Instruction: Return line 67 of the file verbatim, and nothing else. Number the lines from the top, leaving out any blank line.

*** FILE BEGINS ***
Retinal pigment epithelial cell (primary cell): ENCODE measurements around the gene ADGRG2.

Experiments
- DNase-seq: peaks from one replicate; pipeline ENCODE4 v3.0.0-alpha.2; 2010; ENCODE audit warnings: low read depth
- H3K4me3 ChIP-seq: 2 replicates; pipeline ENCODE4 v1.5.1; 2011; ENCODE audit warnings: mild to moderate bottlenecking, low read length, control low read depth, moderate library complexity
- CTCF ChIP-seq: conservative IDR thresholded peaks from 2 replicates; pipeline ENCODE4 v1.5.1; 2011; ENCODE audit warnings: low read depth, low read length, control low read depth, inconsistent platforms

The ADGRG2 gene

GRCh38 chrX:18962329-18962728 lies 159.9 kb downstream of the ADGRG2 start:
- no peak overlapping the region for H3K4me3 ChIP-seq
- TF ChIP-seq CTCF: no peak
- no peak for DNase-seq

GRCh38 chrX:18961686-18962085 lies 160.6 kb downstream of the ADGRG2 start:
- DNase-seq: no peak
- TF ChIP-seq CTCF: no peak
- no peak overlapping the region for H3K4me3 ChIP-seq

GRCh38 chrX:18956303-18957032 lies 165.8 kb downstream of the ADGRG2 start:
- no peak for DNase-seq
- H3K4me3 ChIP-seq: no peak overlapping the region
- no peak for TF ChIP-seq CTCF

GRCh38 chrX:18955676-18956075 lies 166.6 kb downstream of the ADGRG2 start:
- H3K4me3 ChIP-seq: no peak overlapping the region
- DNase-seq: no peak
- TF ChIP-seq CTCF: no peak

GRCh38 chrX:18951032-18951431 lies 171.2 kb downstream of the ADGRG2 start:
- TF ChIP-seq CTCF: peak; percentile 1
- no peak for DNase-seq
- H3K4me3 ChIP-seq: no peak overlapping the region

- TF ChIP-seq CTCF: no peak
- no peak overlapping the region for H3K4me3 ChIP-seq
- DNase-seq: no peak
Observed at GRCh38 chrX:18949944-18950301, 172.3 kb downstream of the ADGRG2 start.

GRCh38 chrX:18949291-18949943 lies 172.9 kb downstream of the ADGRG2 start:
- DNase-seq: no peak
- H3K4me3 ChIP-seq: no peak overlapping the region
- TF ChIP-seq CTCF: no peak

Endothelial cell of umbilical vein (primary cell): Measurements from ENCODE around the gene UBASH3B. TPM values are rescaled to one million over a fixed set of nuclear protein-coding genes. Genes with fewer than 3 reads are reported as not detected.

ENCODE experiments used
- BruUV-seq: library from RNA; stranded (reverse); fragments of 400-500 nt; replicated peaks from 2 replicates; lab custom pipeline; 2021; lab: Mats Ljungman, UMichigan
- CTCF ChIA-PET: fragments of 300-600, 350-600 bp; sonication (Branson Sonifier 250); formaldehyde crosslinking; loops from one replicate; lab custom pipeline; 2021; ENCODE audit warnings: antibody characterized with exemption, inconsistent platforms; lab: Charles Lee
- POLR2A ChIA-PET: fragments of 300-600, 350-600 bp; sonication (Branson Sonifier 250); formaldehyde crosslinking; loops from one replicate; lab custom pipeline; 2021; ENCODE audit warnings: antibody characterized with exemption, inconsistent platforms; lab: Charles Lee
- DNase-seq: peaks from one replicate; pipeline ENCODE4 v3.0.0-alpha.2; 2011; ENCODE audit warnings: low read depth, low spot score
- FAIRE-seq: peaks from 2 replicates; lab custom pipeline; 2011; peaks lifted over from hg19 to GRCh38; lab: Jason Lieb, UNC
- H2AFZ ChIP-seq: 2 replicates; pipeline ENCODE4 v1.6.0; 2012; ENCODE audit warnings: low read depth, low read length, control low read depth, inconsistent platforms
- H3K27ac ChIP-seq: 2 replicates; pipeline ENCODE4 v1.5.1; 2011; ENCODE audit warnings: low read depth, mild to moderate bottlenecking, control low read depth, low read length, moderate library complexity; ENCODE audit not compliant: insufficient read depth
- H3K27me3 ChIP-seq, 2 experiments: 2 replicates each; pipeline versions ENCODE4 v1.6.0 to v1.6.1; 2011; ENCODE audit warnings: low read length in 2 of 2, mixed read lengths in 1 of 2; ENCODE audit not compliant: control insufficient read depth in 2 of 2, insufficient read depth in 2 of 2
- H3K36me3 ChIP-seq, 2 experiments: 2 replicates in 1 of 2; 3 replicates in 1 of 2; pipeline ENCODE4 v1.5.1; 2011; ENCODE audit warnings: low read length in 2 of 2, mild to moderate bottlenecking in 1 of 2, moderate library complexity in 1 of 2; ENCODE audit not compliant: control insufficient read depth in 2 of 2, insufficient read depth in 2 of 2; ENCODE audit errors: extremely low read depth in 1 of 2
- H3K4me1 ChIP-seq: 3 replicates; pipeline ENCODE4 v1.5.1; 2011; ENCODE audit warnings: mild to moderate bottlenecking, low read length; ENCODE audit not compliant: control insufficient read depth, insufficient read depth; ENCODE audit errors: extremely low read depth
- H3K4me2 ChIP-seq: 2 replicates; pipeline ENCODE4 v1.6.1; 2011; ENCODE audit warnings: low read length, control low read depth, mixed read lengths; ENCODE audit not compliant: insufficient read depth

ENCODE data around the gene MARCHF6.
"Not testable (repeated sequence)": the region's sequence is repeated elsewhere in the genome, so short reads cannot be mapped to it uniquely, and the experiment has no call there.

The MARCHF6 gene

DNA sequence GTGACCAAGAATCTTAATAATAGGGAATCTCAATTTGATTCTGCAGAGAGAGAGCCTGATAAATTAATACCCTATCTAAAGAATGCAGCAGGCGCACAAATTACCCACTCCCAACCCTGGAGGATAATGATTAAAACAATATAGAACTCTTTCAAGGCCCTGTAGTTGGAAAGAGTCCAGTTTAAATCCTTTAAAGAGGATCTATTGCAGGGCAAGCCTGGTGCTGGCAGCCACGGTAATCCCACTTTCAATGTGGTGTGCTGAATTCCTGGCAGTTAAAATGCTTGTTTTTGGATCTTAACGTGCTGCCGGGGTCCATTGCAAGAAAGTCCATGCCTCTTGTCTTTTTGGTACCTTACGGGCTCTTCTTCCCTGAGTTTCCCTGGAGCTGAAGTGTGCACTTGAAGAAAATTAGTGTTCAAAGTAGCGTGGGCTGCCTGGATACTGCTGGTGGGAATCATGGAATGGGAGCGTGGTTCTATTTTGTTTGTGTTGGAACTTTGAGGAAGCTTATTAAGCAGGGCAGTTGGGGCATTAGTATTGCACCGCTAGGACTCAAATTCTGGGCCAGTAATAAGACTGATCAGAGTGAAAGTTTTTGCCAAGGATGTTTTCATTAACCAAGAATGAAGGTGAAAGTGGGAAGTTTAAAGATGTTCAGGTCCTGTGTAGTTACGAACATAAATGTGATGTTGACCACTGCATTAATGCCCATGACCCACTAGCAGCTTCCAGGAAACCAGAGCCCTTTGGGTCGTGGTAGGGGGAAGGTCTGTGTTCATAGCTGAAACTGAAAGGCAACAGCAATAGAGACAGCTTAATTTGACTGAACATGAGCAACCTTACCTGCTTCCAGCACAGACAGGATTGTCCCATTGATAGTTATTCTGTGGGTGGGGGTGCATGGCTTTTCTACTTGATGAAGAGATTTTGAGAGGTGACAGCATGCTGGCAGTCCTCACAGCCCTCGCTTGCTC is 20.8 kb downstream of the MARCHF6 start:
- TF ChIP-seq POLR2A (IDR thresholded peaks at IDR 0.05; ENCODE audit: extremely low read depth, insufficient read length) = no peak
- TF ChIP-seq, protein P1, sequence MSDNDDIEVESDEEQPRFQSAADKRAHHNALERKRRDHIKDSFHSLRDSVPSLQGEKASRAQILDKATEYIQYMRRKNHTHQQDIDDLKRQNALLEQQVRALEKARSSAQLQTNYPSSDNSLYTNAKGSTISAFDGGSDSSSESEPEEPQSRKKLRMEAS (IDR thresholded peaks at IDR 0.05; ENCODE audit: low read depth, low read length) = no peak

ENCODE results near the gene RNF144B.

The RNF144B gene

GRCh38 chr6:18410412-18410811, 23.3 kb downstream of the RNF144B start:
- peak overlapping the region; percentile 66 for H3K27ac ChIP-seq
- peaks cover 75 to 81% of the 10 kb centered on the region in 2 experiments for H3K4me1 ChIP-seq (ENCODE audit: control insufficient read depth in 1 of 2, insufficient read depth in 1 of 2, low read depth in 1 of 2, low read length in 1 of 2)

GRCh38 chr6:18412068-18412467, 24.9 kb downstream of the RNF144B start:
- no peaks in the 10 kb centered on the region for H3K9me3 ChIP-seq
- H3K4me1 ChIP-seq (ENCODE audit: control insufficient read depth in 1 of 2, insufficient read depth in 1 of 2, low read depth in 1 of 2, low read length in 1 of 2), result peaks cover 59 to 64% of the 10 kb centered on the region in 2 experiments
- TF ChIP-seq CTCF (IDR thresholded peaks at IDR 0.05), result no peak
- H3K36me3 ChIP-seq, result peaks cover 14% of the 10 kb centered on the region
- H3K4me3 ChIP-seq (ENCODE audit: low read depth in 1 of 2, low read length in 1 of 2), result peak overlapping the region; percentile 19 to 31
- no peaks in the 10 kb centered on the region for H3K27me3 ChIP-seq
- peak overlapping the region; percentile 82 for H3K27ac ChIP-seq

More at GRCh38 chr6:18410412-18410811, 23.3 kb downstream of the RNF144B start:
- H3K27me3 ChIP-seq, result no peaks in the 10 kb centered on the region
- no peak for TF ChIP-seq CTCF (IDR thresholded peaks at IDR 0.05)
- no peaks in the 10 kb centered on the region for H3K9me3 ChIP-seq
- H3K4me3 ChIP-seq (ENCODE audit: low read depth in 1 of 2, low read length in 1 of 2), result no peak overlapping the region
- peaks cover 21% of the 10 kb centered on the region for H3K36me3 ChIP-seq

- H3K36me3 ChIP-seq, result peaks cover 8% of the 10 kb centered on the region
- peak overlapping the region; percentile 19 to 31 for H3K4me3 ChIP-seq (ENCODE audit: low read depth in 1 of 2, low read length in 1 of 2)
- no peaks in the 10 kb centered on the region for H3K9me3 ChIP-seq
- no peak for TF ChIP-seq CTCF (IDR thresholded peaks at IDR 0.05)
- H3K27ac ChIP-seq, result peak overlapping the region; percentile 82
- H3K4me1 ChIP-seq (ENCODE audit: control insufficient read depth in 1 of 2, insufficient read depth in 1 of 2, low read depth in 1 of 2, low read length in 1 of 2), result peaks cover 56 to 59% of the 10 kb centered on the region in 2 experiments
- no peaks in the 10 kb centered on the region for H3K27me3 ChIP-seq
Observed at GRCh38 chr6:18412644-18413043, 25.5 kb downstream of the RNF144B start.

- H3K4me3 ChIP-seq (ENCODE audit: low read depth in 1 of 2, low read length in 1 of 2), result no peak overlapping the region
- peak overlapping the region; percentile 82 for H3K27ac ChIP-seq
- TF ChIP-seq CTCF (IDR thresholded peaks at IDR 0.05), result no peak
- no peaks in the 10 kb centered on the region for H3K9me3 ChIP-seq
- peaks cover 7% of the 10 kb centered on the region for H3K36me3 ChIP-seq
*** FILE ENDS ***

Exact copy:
More at GRCh38 chr6:18410412-18410811, 23.3 kb downstream of the RNF144B start: